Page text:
Check out those kissy marks on the glass!  No, your bristletooth is not in love with you, but it is in love with the algae it’s eating!

   The Indian Gold Ring Bristletooth or Spotted Yellow Eye Tang has a unique coloration. It closely resembles the Yellow-eyed or Kole Tang, C. strigosus, being ‘yellow-eyed’ but with spots instead of stripes.  The adult Indian Gold Ring Bristletooth’s body is a light reddish brown with tiny white spots all over.  Their fins are yellow and the outermost margins, especially the dorsal and anal fins, are edged in a bright electric blue!   Their eye is surrounded by a yellow circle and their chin and belly area lacks spots.  They are all yellow as juveniles.  The Spotted Yellow Eye Tang male grows up to 6.3″ (16 cm), however they grow up to 5″ in the first 4 years, and then much slower after that.  Females are smaller and this genus only lives for 35 years.  (Choat and Axe, 1996).  They are best kept by intermediate aquarists.

   This fish is one of nine surgeonfish described as members of the Ctenochaetus genus.  The Ctenochaetus genus is often referred to as the Bristletooth or Combtooth Tangs, due to their nature of feeding. They have several rows of small, flexible, comb like teeth (up to 30 teeth) along with a protrusive pouting mouth. They use their teeth to lift and sift through various types of algae and detrital material from the rocks, sand, and other surfaces and then use their mouths to vacuum this food in. In the aquarium, you will often see little lip marks on the glass where algae used to be.  The Yellow-eyed or Kole Tang, C. strigosus is the most similar, however that tang has stripes and is darker. 

   When purchasing your bristletooth, closely examine their mouth area, and pass on any tang that has redness or swelling on their mouth.  They should be swimming around, eating, and curious about their surroundings.  Buying one from a store is best, since they do not ship well and can arrive with a damaged mouth.  Being among the smallest and least active of the surgeonfish, one would think a smaller aquarium would suit the Ctenochaetus. However, because they need plenty of naturally growing food and accumulated detritus, a small tank with enough live rock to help provide for their diet greatly reduces their necessary swimming space.  Conversely, when trying to offer more swimming space in a smaller tank, if one were to under stock live rock, then the environment becomes too sterile and reduces their necessary food source. For long term success in keeping these fish, providing for their dietary needs is of primary importance.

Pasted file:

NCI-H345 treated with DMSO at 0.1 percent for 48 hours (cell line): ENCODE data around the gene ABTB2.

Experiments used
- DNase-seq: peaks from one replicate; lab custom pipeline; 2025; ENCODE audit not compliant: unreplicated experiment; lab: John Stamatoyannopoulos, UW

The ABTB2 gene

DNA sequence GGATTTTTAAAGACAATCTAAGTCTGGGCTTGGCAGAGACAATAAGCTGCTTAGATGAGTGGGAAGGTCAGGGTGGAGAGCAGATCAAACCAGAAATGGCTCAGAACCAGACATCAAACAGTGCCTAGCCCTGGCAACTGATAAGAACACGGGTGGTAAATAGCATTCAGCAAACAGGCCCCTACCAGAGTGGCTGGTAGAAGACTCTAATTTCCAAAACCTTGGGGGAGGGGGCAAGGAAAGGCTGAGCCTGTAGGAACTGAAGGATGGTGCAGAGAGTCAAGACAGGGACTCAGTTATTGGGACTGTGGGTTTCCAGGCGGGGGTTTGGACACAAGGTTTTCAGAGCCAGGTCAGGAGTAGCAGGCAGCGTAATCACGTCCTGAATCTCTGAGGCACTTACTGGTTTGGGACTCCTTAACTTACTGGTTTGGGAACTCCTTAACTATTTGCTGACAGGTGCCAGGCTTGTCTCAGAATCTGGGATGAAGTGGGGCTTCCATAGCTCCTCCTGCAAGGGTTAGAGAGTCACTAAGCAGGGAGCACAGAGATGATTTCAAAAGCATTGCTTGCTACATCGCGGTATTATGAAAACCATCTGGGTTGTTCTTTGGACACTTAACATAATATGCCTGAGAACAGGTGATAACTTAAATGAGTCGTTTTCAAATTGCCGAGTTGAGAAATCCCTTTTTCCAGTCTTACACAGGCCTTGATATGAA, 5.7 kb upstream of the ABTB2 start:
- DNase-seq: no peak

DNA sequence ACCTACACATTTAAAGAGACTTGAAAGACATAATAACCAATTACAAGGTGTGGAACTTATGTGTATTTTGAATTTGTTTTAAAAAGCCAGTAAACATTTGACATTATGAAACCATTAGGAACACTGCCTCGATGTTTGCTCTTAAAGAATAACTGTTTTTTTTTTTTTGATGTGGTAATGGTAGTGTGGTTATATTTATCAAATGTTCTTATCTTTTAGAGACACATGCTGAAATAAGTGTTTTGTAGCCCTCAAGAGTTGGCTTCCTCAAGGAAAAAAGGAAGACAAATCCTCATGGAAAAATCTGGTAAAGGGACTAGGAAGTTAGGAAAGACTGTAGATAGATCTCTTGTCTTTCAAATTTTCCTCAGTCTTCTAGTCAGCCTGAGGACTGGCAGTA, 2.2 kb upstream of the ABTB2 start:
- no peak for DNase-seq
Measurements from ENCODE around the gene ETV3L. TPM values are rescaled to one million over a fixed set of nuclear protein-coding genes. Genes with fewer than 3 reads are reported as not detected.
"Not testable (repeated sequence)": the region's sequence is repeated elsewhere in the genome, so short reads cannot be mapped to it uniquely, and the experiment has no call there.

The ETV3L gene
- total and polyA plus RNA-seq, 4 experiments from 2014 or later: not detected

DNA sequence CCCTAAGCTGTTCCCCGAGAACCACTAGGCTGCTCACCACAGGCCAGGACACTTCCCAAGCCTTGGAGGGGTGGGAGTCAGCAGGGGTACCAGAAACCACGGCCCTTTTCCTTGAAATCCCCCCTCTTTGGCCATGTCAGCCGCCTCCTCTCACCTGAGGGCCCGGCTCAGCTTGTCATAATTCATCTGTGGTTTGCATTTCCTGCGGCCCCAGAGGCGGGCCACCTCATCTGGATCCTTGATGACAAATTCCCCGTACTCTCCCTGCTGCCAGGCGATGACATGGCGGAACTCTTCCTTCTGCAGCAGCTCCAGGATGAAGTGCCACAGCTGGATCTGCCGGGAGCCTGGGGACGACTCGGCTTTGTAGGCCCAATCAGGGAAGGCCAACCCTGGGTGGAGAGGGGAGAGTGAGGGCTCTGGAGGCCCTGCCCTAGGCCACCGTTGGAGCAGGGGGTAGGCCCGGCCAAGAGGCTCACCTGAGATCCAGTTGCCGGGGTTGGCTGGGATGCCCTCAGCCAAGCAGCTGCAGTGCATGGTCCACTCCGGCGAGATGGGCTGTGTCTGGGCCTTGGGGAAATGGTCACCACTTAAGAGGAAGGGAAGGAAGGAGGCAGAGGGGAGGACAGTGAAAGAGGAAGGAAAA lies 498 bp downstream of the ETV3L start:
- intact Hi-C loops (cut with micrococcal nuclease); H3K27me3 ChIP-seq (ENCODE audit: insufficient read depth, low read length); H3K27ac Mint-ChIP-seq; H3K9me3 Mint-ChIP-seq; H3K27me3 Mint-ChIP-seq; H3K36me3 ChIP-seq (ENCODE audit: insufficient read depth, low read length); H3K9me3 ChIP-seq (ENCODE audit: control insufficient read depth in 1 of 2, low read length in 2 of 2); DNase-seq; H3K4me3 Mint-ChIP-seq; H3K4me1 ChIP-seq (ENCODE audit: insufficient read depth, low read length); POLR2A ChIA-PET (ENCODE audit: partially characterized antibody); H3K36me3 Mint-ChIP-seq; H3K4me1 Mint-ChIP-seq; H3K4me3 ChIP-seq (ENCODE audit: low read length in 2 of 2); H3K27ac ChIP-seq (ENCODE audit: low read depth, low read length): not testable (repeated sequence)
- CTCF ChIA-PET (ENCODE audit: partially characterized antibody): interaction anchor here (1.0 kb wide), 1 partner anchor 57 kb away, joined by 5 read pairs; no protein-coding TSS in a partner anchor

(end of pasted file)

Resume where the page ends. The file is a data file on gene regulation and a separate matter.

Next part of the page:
The Indian Gold Ring Bristletooth is peaceful and can be housed in a peaceful community reef tank or a fish only tank.  In a reef, it will not harm corals or invertebrates, making them a valuable addition to a reef environment.  Do not house with other bristletooth tangs or fish that also eat detritus.  House with other peaceful tangs in a tank that is much larger than the minimum tank size and add them first.  When adding to a peaceful community tank, then add the bristletooth last. Depending on the individual, it may get along with some of the other genus’ of peaceful surgeonfish but will have trouble with other aggressive tangs, often becoming the victim. Do not house with aggressive fish, since they will stress and become ill.  Avoid frogfish and other predatorial fish that can swallow them whole.

   Provide a tank that is at least 75 gallons, mature and has plenty of light to provide algae growth. To meet their dietary needs they will need a large aquarium with lots of live rock and they will benefit even more with the inclusion of live sand. The live rock and live sand along with surfaces of the aquarium glass will provide a lot of areas for good algae growth and detritus build up to help accommodate this constant feeder.  They do better in lower temperatures from 72 to 78˚F (23 to 26˚F), pH that is also constant from 8.1 to 8.4, and good water quality made possible by a good quality skimmer!  Provide some crevices or caves for them to sleep in at night.   

For more Information on keeping marine fish see:
Guide to a Happy, Healthy Marine Aquarium

  • Kingdom: Animalia
  • Phylum: Chordata
  • Class: Actinopterygii
  • Order: Perciformes
  • Family: Acanthuridae
  • Genus: Ctenochaetus